Richard Gere at the Paris premiere of "Arbitrage" last week

Credit: AP Photo/Thibault Camus

Richard Gere on crafting a New York state of mind with Nicholas Jarecki's 'Arbitrage'

And how he was sold on the first-time director's 'movie guy' cred

BEVERLY HILLS -- For many on the circuit this season, the fall months have brought the bulk of the PR work, the glad-handing, the face-time. For a guy like Richard Gere, who stars in Nicholas Jarecki's "Arbitrage" and picked up a Golden Globe nomination this morning for his work in the film, it's been a much longer road.

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<p>Suraj Sharma in &quot;Life of Pi&quot;</p>

Suraj Sharma in "Life of Pi"

Credit: 20th Century Fox

Tech Support: 'Lincoln,' 'Life of Pi' and 'Anna Karenina' lead the race for Best Original Score

As always, international flavor abounds

We save the music categories to the end to analyze for two reasons. One is that it helps to have heard the music. While it obviously helps to have seen any contender before opining on its chances, I find that listening to the music is one that really cannot be compromised. It is easier to guess what the costumes or cinematography of a movie might be like. It's also nice to have the list of qualifying scores at the ready.

The second reason is that composers themselves are usually brought on to the films quite late. After the actors, writers, cinematographer, production designer and costume designer have all gone home, the composer is left by him or herself, watching a movie he or she had no part of shooting.

Bernard Herrmann‘s brief appearance in “Hitchcock” was, alongside the ending, my favorite scene in the movie. It also showed two very important aspects of film composing. First, it showed how composing is lonely, painstaking work with no one to keep you company save for the occasional appearance by the producer, editor, sound mixer or, most likely, the director. But second, when done well, film music can become iconic. From “Star Wars” to “Lawrence of Arabia” to “Gone with the Wind” to, yes, “Psycho,” many themes are simply unforgettable. They can also create mood and atmosphere.

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<p>Jessie Ware</p>

Jessie Ware

Watch: Jessie Ware's 'Sweet Talk' video is child's play

U.K. dance artist on tour in the U.S.

U.K. singer Jessie Ware's full-length "Devotion" was enough to propel her hot song "110%" onto the radar in the U.S., earning her a deal with Cherrytree, who's prepped her new EP for a re-introduction.

"110%" is getting renamed "If You're Never Gonna Move" (due to clearance issues) but "Sweet Talk" from "Devotion" is keeping its name as it's dropped as the new single. The vieo to it gets an equally sweet video release, below, as children play the part of Ware, her producer and her backers. Just watch out for the 360-deals, kiddo.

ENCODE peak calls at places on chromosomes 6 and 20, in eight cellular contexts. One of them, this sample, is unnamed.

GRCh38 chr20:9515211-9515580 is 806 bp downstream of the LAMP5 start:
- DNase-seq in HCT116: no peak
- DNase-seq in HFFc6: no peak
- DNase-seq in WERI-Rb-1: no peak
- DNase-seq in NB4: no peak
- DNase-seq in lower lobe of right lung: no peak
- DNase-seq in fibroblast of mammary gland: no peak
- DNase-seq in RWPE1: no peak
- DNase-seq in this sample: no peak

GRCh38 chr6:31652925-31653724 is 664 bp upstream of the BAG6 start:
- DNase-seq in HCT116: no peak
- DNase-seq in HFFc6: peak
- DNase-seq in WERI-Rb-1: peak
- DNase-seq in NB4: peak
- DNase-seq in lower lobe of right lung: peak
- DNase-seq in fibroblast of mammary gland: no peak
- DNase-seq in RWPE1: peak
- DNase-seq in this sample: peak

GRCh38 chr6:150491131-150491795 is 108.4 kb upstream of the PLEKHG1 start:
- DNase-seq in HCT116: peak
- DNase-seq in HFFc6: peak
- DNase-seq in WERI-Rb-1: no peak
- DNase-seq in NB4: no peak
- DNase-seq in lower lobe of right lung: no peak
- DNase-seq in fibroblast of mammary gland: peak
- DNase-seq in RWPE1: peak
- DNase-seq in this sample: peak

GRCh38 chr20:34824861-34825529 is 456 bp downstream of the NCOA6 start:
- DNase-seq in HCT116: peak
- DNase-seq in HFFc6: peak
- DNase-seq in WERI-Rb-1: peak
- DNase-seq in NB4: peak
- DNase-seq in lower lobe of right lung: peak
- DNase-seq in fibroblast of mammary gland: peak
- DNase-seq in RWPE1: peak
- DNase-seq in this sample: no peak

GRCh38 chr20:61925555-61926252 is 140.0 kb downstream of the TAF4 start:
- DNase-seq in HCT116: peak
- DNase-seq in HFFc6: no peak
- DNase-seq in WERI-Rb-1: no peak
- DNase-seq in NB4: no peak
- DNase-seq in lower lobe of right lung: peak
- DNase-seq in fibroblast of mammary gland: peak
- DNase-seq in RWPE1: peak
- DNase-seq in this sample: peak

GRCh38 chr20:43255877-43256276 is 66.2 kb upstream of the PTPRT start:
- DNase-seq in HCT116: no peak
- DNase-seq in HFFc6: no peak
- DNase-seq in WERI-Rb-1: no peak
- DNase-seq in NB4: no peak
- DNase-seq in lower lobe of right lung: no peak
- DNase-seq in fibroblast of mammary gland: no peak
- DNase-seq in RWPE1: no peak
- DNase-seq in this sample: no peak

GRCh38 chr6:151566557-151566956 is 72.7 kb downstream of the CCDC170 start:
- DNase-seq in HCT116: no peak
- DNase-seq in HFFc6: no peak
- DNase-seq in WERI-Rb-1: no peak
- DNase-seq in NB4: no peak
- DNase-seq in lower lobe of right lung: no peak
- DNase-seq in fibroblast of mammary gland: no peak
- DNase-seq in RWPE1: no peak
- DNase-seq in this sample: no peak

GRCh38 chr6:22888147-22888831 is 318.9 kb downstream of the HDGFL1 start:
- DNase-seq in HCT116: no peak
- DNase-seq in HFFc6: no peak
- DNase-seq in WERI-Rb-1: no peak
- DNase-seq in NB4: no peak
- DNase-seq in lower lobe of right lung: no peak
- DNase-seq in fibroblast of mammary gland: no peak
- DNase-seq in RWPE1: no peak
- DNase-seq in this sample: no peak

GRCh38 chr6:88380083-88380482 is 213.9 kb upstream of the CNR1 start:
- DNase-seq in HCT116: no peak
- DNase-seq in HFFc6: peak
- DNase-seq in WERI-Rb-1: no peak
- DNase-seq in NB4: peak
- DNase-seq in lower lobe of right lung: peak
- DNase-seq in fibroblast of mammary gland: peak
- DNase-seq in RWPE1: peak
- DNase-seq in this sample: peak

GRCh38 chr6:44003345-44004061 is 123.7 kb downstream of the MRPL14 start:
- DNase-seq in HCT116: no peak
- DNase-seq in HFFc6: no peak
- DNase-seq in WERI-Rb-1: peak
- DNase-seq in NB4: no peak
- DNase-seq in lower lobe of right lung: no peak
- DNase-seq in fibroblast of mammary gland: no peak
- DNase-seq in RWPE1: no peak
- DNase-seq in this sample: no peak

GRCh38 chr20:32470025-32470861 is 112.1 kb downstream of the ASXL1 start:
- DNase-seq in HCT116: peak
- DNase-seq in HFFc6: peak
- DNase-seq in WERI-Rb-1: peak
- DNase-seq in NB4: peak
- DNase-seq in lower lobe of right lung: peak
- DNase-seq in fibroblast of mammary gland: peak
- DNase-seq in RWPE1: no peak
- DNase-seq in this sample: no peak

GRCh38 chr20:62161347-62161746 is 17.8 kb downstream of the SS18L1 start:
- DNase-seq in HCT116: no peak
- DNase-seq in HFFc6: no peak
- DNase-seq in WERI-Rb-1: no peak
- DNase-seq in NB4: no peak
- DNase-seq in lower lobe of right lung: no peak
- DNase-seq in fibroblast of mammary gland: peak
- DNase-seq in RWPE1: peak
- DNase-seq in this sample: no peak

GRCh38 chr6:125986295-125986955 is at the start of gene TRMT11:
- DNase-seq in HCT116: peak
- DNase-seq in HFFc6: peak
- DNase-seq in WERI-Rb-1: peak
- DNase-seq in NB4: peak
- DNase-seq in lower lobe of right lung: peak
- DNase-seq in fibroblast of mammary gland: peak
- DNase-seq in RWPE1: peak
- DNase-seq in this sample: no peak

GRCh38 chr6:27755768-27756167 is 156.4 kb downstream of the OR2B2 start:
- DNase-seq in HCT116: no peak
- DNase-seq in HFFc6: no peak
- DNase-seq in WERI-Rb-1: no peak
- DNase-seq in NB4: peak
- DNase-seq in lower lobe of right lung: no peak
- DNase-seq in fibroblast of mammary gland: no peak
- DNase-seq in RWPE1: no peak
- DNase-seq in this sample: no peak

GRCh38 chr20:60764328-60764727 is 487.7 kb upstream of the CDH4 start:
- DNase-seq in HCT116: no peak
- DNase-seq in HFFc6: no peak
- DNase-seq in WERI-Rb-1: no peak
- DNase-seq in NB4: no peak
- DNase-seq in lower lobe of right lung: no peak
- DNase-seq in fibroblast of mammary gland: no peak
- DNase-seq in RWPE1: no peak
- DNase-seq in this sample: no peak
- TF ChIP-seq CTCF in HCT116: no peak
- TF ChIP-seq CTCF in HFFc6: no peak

Ware's playing in Los Angeles tonight and will be touring the U.S. again in January.

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<p>Michael Barker (left) with &quot;Rust and Bone&quot; director Jacques Audiard (center) and &quot;Amour&quot; director Michael Haneke (right) at the Toronto Film Festival in September.</p>

Michael Barker (left) with "Rust and Bone" director Jacques Audiard (center) and "Amour" director Michael Haneke (right) at the Toronto Film Festival in September.

Credit: AP Photo/Chris Pizzello

Sony Classics co-chief Michael Barker remains positive on Oscar chances for 'Amour'

He draws a line between Michael Haneke's career now and Ingmar Bergman's in 1973

"Great last week, man," Sony Pictures Classics co-president Michael Barker exclaims when he hops on the phone to discuss the Golden Globe nominations for his company's films, "Amour" and "Rust and Bone." "Between Marion Cotillard getting nominations for SAG and Golden Globes and Emmanuelle Riva winning all those prizes from critics groups, and then 'Amour' winning Best Picture with LA film critics, 'Gatekeepers' and 'Searching for Sugar Man' chugging along, we're feeling pretty good."

Well, no need to report the facts. There they are. And it's good to be positive, because while these accolades have been great, the fact is Michael Haneke's "Amour" has had a bumpy day and a half. Particularly for star Emmanuelle Riva, who, while lauded by critics groups this season, failed to grab a notice from either the Screen Actors Guild or Hollywood Foreign Press Association (though she was remembered, among five other co-nominees, by the Broadcast Film Critics Association on Tuesday). Barker's not too glum about that, though. In fact, he says it was to be expected.